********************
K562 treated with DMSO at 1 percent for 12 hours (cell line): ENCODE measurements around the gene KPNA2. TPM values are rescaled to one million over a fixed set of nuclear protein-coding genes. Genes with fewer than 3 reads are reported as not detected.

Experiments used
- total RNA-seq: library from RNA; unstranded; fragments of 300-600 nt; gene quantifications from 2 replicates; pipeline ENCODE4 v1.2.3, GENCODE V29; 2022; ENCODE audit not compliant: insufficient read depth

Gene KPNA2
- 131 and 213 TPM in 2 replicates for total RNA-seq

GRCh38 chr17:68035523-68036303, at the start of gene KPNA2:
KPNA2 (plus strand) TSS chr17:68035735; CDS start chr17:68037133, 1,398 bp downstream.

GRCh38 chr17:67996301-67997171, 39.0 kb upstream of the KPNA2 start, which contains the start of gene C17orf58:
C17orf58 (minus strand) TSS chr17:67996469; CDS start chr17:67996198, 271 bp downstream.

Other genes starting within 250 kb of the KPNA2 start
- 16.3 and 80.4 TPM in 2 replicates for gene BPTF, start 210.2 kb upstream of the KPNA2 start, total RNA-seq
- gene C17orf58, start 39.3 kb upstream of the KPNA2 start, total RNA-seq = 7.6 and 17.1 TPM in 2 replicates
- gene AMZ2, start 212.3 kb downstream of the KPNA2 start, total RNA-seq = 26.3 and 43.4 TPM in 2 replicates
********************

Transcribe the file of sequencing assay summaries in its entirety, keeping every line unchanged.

K562 treated with DMSO at 1 percent for 12 hours (cell line): ENCODE measurements around the gene KPNA2. TPM values are rescaled to one million over a fixed set of nuclear protein-coding genes. Genes with fewer than 3 reads are reported as not detected.

Experiments used
- total RNA-seq: library from RNA; unstranded; fragments of 300-600 nt; gene quantifications from 2 replicates; pipeline ENCODE4 v1.2.3, GENCODE V29; 2022; ENCODE audit not compliant: insufficient read depth

Gene KPNA2
- 131 and 213 TPM in 2 replicates for total RNA-seq

GRCh38 chr17:68035523-68036303, at the start of gene KPNA2:
KPNA2 (plus strand) TSS chr17:68035735; CDS start chr17:68037133, 1,398 bp downstream.

GRCh38 chr17:67996301-67997171, 39.0 kb upstream of the KPNA2 start, which contains the start of gene C17orf58:
C17orf58 (minus strand) TSS chr17:67996469; CDS start chr17:67996198, 271 bp downstream.

Other genes starting within 250 kb of the KPNA2 start
- 16.3 and 80.4 TPM in 2 replicates for gene BPTF, start 210.2 kb upstream of the KPNA2 start, total RNA-seq
- gene C17orf58, start 39.3 kb upstream of the KPNA2 start, total RNA-seq = 7.6 and 17.1 TPM in 2 replicates
- gene AMZ2, start 212.3 kb downstream of the KPNA2 start, total RNA-seq = 26.3 and 43.4 TPM in 2 replicates